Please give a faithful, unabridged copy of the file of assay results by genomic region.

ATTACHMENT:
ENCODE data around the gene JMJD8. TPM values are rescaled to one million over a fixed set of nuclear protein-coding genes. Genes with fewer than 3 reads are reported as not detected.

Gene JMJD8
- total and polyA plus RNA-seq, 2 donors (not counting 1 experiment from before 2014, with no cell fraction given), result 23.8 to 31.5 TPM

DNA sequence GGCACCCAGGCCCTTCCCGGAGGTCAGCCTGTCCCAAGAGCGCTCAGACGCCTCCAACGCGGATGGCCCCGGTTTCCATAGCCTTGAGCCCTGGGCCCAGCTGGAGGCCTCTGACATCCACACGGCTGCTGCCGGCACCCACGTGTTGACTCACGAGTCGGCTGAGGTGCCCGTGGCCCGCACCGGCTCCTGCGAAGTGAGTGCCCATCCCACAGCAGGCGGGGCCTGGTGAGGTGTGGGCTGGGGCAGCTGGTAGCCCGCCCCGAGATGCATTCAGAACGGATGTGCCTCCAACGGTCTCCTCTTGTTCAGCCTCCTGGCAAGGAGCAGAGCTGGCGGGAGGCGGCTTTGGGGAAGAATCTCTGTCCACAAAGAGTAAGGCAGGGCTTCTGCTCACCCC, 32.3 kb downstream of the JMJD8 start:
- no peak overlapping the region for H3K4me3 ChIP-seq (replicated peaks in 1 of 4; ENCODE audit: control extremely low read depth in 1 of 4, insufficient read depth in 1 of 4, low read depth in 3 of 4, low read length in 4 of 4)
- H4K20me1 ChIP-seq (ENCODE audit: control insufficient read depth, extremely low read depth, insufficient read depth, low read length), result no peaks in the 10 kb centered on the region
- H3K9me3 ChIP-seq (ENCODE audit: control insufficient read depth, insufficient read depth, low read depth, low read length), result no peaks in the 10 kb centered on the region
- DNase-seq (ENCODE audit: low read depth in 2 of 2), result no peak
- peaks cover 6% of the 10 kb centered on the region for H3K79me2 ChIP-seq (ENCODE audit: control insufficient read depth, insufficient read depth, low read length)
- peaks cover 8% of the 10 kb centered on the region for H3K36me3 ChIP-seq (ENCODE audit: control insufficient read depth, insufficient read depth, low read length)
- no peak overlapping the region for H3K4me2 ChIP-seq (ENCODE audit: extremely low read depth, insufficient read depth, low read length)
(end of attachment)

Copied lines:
ENCODE data around the gene JMJD8. TPM values are rescaled to one million over a fixed set of nuclear protein-coding genes. Genes with fewer than 3 reads are reported as not detected.

Gene JMJD8
- total and polyA plus RNA-seq, 2 donors (not counting 1 experiment from before 2014, with no cell fraction given), result 23.8 to 31.5 TPM

DNA sequence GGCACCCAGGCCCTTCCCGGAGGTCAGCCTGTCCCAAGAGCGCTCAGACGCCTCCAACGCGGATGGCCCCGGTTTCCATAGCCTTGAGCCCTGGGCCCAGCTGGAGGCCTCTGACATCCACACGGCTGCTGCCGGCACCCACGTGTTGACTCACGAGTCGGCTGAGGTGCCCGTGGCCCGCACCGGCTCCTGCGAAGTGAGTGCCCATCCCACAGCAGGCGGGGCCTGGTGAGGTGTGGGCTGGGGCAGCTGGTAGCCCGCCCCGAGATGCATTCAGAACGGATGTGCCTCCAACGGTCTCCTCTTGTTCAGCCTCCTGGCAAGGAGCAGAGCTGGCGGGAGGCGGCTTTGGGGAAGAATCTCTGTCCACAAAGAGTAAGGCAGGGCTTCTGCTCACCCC, 32.3 kb downstream of the JMJD8 start:
- no peak overlapping the region for H3K4me3 ChIP-seq (replicated peaks in 1 of 4; ENCODE audit: control extremely low read depth in 1 of 4, insufficient read depth in 1 of 4, low read depth in 3 of 4, low read length in 4 of 4)
- H4K20me1 ChIP-seq (ENCODE audit: control insufficient read depth, extremely low read depth, insufficient read depth, low read length), result no peaks in the 10 kb centered on the region
- H3K9me3 ChIP-seq (ENCODE audit: control insufficient read depth, insufficient read depth, low read depth, low read length), result no peaks in the 10 kb centered on the region
- DNase-seq (ENCODE audit: low read depth in 2 of 2), result no peak
- peaks cover 6% of the 10 kb centered on the region for H3K79me2 ChIP-seq (ENCODE audit: control insufficient read depth, insufficient read depth, low read length)
- peaks cover 8% of the 10 kb centered on the region for H3K36me3 ChIP-seq (ENCODE audit: control insufficient read depth, insufficient read depth, low read length)
- no peak overlapping the region for H3K4me2 ChIP-seq (ENCODE audit: extremely low read depth, insufficient read depth, low read length)